The contribution of pulses in agrifood system

Dishes of pulses properly stocked for customers. PHOTO | Alice Maro, FAO Tanzania.

By Dr. Nyabenyi Tipo*

Pulses have a strong history of nourishing people around the world for centuries. Along with the early cereal grains, pulses were among the first crops cultivated as far back as 11,000 years ago.

According to various reports, pulses take up 12 percent of the perennial crop production in Tanzania and are an important food and cash crop for many farmers globally. The pulses sector in Tanzania is a potentially profitable value chain for all actors, but development is constrained by price volatility, insecure supply, weakly organized small-scale producers, and limited extension service delivery.

Tanzania is experiencing a triple burden of malnutrition including eating too much, eating too little, not eating enough vitamins and minerals, and nutrition-related Non-Communicable Diseases. Despite high food production in Tanzania, animal-source foods and micronutrient-rich foods are not sufficiently consumed. Micronutrient deficiencies such as iron and zinc are also common problems affecting mainly adolescent girls, children under five, and women of reproductive age. A high level of micronutrient malnutrition has implications for the attainment of twelve of the 17 SDGs including SDG 2.

The Tanzania Demographic and Health Survey (2016) indicated that about 58 percent of children were anaemic, percent having moderate anaemia. Higher prevalence was observed among children aged between 6 and 24 months compared to older ones. The prevalence of anaemia among women aged between 15 and 49 years was 45 percent in 2015–16, which is very high, with variations across the regions.

However, the prevalence was much higher among pregnant women (57 percent than for non-pregnant women (44 percent). Pregnant teenagers (15 to 19 years of age) had a much higher prevalence of anaemia compared to other age groups. Iron deficiency is the main contributing factor for the observed high prevalence of anaemia, mainly due to the low intake of foods containing iron in a bioavailable form. It is possible that other population groups, for example men, the elderly, and adolescents, are equally affected; however, there is limited data available for these population groups. Available information indicates that poverty, food insecurity, unhealthy diets, and poor infant, and young child feeding practices at the household level are the main drivers of high rates of malnutrition.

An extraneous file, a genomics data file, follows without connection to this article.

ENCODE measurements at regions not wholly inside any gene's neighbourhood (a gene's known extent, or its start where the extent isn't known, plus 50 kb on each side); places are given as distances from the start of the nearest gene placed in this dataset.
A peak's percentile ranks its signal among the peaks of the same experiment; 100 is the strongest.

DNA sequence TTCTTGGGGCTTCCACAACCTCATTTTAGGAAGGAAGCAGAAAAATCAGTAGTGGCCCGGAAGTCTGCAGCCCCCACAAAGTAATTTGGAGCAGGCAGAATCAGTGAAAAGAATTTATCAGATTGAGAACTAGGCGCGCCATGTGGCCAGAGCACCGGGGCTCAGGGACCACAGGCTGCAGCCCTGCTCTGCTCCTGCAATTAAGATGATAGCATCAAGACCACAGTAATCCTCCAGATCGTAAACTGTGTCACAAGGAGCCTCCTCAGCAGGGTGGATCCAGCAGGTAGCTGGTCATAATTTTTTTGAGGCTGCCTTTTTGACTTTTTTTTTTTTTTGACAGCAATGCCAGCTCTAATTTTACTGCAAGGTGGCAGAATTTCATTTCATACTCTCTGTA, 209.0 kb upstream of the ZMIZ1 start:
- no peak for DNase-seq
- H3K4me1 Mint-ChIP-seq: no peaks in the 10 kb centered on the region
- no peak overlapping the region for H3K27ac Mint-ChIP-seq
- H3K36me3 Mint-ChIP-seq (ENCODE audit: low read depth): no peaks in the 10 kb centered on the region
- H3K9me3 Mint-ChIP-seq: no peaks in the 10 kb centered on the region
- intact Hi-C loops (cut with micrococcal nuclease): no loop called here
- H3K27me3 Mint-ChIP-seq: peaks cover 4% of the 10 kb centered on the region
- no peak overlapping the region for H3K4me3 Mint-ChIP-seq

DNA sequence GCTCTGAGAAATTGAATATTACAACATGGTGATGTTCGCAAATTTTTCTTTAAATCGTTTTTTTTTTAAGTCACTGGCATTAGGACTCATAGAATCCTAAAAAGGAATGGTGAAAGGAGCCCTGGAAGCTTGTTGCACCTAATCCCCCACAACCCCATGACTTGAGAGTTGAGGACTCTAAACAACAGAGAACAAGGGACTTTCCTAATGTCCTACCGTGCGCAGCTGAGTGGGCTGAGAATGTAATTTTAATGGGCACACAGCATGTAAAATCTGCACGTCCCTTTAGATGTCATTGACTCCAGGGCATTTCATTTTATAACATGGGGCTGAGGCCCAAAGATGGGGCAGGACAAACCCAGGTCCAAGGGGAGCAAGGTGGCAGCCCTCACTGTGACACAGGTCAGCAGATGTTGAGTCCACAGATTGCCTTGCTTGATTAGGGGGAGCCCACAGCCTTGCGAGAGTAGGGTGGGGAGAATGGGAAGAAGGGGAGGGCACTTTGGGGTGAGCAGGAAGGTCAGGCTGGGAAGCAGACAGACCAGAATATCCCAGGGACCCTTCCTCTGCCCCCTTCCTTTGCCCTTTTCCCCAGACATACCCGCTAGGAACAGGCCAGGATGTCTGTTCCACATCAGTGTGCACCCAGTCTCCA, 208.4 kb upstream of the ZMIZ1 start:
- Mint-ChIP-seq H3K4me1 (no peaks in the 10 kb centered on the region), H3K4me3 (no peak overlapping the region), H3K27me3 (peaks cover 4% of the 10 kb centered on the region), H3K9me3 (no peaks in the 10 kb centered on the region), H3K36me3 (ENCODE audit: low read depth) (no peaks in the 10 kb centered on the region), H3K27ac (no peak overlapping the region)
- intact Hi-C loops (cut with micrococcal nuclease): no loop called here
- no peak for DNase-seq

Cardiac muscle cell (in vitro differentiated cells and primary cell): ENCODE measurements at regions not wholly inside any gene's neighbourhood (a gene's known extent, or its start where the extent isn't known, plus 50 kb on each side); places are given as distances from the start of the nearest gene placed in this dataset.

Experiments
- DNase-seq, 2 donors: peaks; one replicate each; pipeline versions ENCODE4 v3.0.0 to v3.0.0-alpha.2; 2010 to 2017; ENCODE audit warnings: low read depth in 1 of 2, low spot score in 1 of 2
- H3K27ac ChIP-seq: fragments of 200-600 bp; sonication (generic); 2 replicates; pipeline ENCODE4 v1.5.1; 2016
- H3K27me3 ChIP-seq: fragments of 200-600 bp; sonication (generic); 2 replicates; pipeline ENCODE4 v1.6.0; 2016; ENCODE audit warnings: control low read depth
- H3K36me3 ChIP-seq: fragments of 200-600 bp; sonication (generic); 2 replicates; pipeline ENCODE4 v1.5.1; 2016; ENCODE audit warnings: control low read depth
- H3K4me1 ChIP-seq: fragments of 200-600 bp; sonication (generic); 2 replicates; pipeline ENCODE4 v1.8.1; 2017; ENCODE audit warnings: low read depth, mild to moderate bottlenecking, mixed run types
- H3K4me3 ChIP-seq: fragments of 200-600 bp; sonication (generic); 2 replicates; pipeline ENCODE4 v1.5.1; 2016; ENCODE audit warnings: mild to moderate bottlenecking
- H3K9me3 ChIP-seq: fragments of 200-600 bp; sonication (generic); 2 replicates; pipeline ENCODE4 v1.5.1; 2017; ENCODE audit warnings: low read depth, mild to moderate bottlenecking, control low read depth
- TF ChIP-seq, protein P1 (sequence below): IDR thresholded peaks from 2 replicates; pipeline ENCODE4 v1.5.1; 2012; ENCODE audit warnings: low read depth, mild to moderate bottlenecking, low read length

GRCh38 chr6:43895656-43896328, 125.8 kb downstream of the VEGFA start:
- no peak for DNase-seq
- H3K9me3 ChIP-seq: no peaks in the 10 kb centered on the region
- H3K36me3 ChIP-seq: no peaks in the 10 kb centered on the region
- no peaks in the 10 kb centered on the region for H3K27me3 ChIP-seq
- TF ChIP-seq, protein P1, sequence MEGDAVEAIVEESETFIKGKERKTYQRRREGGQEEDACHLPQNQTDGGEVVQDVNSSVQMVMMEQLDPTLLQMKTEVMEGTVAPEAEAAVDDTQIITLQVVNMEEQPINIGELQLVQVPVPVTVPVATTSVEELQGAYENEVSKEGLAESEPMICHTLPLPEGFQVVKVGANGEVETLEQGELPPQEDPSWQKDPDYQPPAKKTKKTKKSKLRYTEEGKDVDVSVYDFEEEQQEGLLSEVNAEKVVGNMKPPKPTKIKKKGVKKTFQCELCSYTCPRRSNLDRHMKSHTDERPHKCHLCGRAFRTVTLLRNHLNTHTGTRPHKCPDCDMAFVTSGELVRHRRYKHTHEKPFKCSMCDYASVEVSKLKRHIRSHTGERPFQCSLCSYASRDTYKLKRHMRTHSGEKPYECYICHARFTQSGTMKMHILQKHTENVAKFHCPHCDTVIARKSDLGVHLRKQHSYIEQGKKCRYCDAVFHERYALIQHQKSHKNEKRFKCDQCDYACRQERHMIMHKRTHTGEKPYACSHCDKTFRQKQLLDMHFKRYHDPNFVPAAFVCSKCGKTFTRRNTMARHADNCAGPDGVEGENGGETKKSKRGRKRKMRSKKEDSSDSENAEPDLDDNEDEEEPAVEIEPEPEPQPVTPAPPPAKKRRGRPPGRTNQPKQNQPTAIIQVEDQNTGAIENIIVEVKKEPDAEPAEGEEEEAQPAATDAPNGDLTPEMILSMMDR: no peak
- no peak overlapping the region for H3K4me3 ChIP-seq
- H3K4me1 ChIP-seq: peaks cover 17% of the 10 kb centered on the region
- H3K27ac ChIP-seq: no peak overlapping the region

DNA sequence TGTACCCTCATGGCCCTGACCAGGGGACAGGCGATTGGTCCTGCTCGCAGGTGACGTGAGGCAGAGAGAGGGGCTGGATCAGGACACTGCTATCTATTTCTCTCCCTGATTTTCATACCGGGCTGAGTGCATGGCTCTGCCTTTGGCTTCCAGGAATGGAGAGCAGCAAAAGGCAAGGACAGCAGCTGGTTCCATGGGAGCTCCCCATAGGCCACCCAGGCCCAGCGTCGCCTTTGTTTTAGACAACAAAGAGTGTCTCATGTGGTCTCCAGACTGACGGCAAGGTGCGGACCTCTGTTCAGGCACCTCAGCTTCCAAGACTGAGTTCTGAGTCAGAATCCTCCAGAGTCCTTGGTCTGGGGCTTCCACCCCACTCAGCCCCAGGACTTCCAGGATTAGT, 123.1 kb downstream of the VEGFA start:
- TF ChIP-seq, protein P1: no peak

Nowadays, in some cultures, pulses have a stigma of being a “poor man’s food” and are replaced by meat once people can afford meat. This has gone far where in some communities there is a myth people grow up being told to eat too many pulses such as beans (maharagwe) causes people to lose their sight or ability to see clearly. Little is known about the contribution that pulses can bring to health, food security, nutrition, and weight management.

Pulses’ rich nutritional components are suitable for people with diabetes, may reduce the risks of coronary heart disease, reduce the risk of neural tube defects, help prevent anaemia, may contain anti-cancer properties, and prevent cognitive decline. Available information indicates that, in Tanzania, pulses are the second-largest source of human food after cereals, often consumed as a relish with cereal staples. In some pulses such as cowpea and beans, fresh leaves and twigs are also consumed as green leafy vegetables.

FAO works with local and international stakeholders to increase the production and encourage the consumption of bio-fortified bean (JESCA beans) varieties which are rich in iron and zinc, to contain the high levels of anaemia in Tanzania. To increase awareness of the benefits of pulses through Food-based strategies, among the released varieties, JESCA varieties have been promoted in Kigoma, Kagera, Iringa Njombe and Songwe.

Between 2020, and now, FAO supported six districts in Kagera Region and distributed over 7 tonnes of bio-fortified bean seeds to farmers in 20 villages and 15 schools. During this agricultural production season, FAO procured and distributed High Iron reach Beans (JESCA) in 100 schools in the Southern Highlands Agro-ecological zone (Iringa Njombe and Songwe). Farmers and schools were also trained in good agricultural practices and demonstrations on cooking. The overall results of this were an improvement in household food and nutrition security and income.

FAO Country Representative -Tanzania